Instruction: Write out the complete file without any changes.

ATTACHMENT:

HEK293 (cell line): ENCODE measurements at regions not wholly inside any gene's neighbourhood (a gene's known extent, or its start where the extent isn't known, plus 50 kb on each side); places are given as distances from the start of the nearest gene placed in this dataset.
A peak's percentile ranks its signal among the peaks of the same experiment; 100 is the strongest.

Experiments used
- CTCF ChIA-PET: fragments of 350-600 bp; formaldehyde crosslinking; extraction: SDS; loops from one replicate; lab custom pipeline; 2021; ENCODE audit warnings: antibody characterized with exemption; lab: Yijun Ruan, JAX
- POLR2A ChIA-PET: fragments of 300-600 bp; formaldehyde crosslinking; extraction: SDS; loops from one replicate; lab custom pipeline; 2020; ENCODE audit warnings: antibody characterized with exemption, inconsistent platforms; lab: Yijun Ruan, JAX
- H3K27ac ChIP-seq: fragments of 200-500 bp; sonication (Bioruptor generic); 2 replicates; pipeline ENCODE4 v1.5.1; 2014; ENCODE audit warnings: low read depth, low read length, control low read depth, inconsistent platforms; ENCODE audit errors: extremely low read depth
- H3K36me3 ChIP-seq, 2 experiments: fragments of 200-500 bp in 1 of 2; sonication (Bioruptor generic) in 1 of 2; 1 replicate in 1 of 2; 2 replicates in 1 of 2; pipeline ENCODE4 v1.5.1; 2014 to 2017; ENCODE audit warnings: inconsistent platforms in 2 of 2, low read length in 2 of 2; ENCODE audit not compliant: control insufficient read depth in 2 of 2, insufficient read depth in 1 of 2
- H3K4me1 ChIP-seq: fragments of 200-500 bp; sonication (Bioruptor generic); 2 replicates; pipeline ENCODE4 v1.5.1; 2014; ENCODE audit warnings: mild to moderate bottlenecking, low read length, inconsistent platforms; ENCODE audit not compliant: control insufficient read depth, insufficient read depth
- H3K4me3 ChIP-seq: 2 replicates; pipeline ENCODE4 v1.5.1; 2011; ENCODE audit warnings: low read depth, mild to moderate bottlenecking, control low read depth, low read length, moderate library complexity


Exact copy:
HEK293 (cell line): ENCODE measurements at regions not wholly inside any gene's neighbourhood (a gene's known extent, or its start where the extent isn't known, plus 50 kb on each side); places are given as distances from the start of the nearest gene placed in this dataset.
A peak's percentile ranks its signal among the peaks of the same experiment; 100 is the strongest.

Experiments used
- CTCF ChIA-PET: fragments of 350-600 bp; formaldehyde crosslinking; extraction: SDS; loops from one replicate; lab custom pipeline; 2021; ENCODE audit warnings: antibody characterized with exemption; lab: Yijun Ruan, JAX
- POLR2A ChIA-PET: fragments of 300-600 bp; formaldehyde crosslinking; extraction: SDS; loops from one replicate; lab custom pipeline; 2020; ENCODE audit warnings: antibody characterized with exemption, inconsistent platforms; lab: Yijun Ruan, JAX
- H3K27ac ChIP-seq: fragments of 200-500 bp; sonication (Bioruptor generic); 2 replicates; pipeline ENCODE4 v1.5.1; 2014; ENCODE audit warnings: low read depth, low read length, control low read depth, inconsistent platforms; ENCODE audit errors: extremely low read depth
- H3K36me3 ChIP-seq, 2 experiments: fragments of 200-500 bp in 1 of 2; sonication (Bioruptor generic) in 1 of 2; 1 replicate in 1 of 2; 2 replicates in 1 of 2; pipeline ENCODE4 v1.5.1; 2014 to 2017; ENCODE audit warnings: inconsistent platforms in 2 of 2, low read length in 2 of 2; ENCODE audit not compliant: control insufficient read depth in 2 of 2, insufficient read depth in 1 of 2
- H3K4me1 ChIP-seq: fragments of 200-500 bp; sonication (Bioruptor generic); 2 replicates; pipeline ENCODE4 v1.5.1; 2014; ENCODE audit warnings: mild to moderate bottlenecking, low read length, inconsistent platforms; ENCODE audit not compliant: control insufficient read depth, insufficient read depth
- H3K4me3 ChIP-seq: 2 replicates; pipeline ENCODE4 v1.5.1; 2011; ENCODE audit warnings: low read depth, mild to moderate bottlenecking, control low read depth, low read length, moderate library complexity